Good Sunday Morning – July 30

Good Sunday Morning! On the last July Sunday,
I am still following doctor’s orders to do as little as possible. No doubt you have seen the news from all around the world of this being the hottest July on record, of BC being in extreme drought. It is hard to rest when the climate news is so terrifying, with flash floods in my former home province of Nova Scotia. But rest I must.
I realized this week that a lot of friends never heard what had actually happened to me. It turned out not to be exhaustion (that was John’s guess and a good one given my schedule in May and June…) but the CT scan showed I had had a small brain bleed, so almost a week after it happened we got an actual diagnosis of hemorrhagic stroke.. but amazingly it did no damage. All I need is to keep resting until my energy levels come back. At this point all I want to do is sleep. I am actually – surprisingly – enjoying the rest, but I cannot help but feel guilty when I have to cancel something I was committed to do – like Friday’s Ask Salt Spring (to be rescheduled) or this weekend’s Salt Spring Pride events. (see you next year). Still hoping I get the go-ahead to attend Montreal Pride August 13…it looks like Vancouver Pride on August 6 is not for me this year, but my amazing co-leader Jonathan Pedneault will be there, plus our best choice for premier of BC, the amazing Green BC leader Sonia Furstenau.
I am hoping that medical appointments will not interfere with our Saanich Gulf Islands Annual Greens picnic at Centennial Park on August 5th. I am hoping to be there and Jonathan will be there too!
This week on Wednesday night I lost a dear friend, a towering political presence and amazing Canadian – Pat Carney.
That Pat and I should have become friends is amazing, that she voted Green is also astonishing. We met in 1986 when I was in charge of the work from the Environment Minister’s office back to get a deal with the BC government to stop the logging of the ancient temperate rainforests of Haida Gwaii and create what became Gwaii Haanas National Park Reserve. It is often misreported that I was a Conservative back then, but I was not affiliated with any party at all when I was recruited to the Minister of Environment’s office to take on all the environmental issues (as Senior policy advisor) while the rest of his staff did partisan work. It was an odd role in that the minister wanted me to stay out of sight of the Conservative party folks while steering issues from acid rain to ozone to Great Lakes. But that is a longer story. I got to know Pat Carney from the vantage point of someone in awe of her. She was at the time a member of the Cabinet in the Mulroney government and the lead British Columbia MP in the Conservative caucus. We needed her help to keep the work moving forward to stop the logging and somehow convince the right wing So-Cred government of Bill Vander Zalm to agree to take the side of the environmental groups and the Haida Nation and against MacMillan Bloedel. At one point she shocked her Conservative pro-logging colleagues by describing BC’s forests as a “silvicultural slum.” I tell the whole story in my 1990 book, Paradise Won and in a 2020 updated revision (available in paperback from Rocky Mountain Books.)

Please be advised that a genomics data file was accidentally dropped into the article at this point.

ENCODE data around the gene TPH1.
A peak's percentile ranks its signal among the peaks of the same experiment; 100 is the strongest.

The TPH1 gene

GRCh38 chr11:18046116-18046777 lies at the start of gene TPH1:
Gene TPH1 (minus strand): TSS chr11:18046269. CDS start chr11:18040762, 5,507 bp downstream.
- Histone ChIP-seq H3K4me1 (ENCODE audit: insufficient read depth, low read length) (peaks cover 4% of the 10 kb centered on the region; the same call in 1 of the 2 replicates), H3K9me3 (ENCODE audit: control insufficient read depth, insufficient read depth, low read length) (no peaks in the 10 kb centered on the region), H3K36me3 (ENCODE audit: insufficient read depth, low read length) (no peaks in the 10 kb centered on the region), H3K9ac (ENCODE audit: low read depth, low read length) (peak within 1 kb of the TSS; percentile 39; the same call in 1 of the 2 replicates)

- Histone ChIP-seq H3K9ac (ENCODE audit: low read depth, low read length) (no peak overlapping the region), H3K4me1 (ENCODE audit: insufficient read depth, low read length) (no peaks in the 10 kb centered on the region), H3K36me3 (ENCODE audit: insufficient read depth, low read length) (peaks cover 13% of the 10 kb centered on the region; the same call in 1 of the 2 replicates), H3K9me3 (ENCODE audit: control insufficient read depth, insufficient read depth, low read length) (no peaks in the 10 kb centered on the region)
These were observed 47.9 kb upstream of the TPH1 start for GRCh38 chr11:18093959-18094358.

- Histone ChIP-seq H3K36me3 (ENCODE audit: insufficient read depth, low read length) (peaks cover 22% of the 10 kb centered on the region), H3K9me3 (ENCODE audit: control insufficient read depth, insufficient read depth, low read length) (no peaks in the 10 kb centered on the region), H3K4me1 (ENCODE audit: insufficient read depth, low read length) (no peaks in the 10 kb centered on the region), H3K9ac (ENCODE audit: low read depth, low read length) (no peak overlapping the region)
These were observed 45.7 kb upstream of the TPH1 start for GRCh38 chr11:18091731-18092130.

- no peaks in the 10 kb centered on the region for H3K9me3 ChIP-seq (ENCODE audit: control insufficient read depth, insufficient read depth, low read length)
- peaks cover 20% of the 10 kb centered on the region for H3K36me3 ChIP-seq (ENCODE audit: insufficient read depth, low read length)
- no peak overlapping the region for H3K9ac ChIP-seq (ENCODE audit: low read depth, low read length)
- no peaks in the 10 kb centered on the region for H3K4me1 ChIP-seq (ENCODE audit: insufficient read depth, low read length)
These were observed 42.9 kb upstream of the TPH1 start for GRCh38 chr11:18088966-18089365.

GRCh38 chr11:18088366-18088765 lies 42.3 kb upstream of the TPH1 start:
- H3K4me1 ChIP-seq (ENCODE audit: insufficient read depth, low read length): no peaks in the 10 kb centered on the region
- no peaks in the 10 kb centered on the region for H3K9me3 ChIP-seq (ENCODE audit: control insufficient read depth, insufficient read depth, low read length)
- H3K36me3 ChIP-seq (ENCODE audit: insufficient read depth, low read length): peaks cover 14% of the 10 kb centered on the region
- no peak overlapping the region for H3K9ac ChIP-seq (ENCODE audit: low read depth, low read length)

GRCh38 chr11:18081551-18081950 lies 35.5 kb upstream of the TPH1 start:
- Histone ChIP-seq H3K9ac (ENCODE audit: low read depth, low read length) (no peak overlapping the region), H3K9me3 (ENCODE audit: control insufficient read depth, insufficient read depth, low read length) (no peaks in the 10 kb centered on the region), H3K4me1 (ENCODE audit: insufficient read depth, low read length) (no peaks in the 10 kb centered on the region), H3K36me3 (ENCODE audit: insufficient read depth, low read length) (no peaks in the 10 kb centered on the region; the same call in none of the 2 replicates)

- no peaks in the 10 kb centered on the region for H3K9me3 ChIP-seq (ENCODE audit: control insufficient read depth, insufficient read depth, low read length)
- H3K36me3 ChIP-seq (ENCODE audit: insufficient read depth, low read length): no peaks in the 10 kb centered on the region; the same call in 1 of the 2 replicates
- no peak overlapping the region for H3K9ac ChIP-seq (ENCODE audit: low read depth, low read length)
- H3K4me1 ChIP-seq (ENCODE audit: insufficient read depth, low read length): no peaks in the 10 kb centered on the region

I wish I had been able to include this anecdote Pat shared with me years later. “Elizabeth, in one conversation with VanderZalm back then, he said, and she did a spot on imitation of Bill VanderZalm’s booming voice, “You know Pat, there are trees up there more than a thousand years old!! . . . They should have been logged long ago!”
Pat and I became friends over the years through many connections, but most surely when I became her MP. She helped me in so many ways to be a better MP.